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In addition to regulatory text, most industrial facilities rely on published guidance documents to perform numerous environmental compliance related activities. These documents often provide key information that is used to establish permitting parameters, preparing emissions estimates, demonstrate compliance, and perform applicability determinations. On October 9, 2019, President Trump signed Executive Order 13891 (EO 13891), requiring that EPA (and all other federal agencies) identify guidance documents currently in effect, and place them in a single, searchable, indexed website. This order, in conjunction with a subsequent October 31, 2019 memo from the Office of Management and Budget (OMB), established the deadline for establishment of this website as February 28, 2020. In response to this, EPA established its initial set of guidance documents. There are approximately 9,200 guidance documents currently listed across nine EPA offices (e.g., Office of Air and Radiation, Office of Water, Office of Land & Emergency Management) and the ten EPA regional offices.

The October memo provides that EPA has a chance to reinstate existing guidance documents that were not included in the initial February upload to the website, provided they do so by June 27, 2020. Past this deadline, all other past guidance documents will be considered no longer in effect (although a means for reinstating other such guidance documents does still exist). The term "guidance document" is defined in the order, and there are limits to what can be defined as such. A central principle of the order is that guidance documents should only clarify existing obligations, not be a vehicle for implementing new requirements on the public. In addition, documents that are directed to “particular parties about circumstance-specific questions” are excluded from the definition unless they were ostensibly designed to guide the conduct of the broader regulated community. Thus, it remains to be seen if any applicability determinations within EPA's Clean Air Act Applicability Determination Index (ADI) database, for example, which are typically very case specific, will be included in this new guidance document website.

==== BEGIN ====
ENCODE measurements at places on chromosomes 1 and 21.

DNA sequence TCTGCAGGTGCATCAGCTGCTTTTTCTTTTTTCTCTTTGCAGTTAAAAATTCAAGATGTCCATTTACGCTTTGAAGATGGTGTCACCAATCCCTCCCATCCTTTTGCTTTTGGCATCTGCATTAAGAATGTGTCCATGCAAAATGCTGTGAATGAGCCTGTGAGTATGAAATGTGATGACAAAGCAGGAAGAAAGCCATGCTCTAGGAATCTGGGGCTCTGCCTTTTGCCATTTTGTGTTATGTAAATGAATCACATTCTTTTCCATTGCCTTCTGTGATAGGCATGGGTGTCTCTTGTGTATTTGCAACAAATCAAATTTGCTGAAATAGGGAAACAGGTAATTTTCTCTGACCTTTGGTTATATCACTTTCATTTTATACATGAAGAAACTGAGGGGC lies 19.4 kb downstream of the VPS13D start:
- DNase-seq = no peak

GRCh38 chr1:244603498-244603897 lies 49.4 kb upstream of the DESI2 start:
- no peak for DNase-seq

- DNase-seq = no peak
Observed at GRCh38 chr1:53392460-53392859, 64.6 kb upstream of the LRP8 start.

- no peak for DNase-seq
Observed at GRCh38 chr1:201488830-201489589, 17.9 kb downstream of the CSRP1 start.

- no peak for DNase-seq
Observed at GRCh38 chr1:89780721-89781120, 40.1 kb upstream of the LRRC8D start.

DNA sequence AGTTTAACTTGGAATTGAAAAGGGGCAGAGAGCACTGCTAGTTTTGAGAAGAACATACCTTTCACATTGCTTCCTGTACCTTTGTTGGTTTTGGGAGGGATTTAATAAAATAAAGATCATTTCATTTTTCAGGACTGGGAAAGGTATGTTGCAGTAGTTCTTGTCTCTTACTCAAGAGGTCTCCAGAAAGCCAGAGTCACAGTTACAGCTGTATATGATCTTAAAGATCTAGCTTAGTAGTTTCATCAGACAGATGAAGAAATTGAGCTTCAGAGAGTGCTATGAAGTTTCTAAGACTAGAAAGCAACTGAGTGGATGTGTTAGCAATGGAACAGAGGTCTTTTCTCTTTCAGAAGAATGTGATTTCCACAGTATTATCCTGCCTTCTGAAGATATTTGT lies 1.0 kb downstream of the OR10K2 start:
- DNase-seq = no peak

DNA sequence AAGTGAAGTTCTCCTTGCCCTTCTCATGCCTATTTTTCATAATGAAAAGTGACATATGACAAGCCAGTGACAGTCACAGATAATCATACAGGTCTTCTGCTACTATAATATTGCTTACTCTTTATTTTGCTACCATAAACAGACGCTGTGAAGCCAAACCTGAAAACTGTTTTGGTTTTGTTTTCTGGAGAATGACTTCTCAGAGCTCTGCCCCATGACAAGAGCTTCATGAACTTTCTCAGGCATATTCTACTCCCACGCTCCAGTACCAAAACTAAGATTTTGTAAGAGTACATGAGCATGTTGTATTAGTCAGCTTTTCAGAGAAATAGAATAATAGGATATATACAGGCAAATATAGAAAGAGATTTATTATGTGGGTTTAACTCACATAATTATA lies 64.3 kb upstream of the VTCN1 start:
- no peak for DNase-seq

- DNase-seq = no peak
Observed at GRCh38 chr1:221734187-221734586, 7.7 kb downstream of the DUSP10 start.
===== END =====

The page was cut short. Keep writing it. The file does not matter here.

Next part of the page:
EPA's longstanding ADI database, New Source Review (NSR) Policy and Guidance Document Index and Title V Operating Permit Policy and Guidance Document Index will remain in place since they contain some documents that do not meet the new “guidance document” definition and include guidance that is no longer active, but that still may be referenced to establish historical facts. Additionally, EPA is continuing to inventory documents in these other databases to identify if any should be uploaded to the new EPA guidance documents website by the June deadline.

EPA is currently accepting petitions to withdraw or modify documents currently included within the new website. Note that EPA has not established a similar means to petition the addition of guidance documents. The EO and OMB memo suggest this responsibility to identify guidance documents rests with federal agencies. However, Trinity is aware of several industry group and company-specific efforts to influence what additional documents will be added to the new website.

Given the vast number of existing policy and guidance documents which are often industry specific, Trinity is proposing that our clients review the EPA's website to ensure that critical guidance documents for their industry are listed. While there is currently not a mechanism for requesting additional documents be added, Trinity is here to support our clients and/or industry groups with reviewing and commenting on this list such that they can petition EPA to have important documents added.

If you would like more information about the potential impacts of the formalization of EPA's new guidance document website, please reach out to your local Trinity office at 800.229.6655.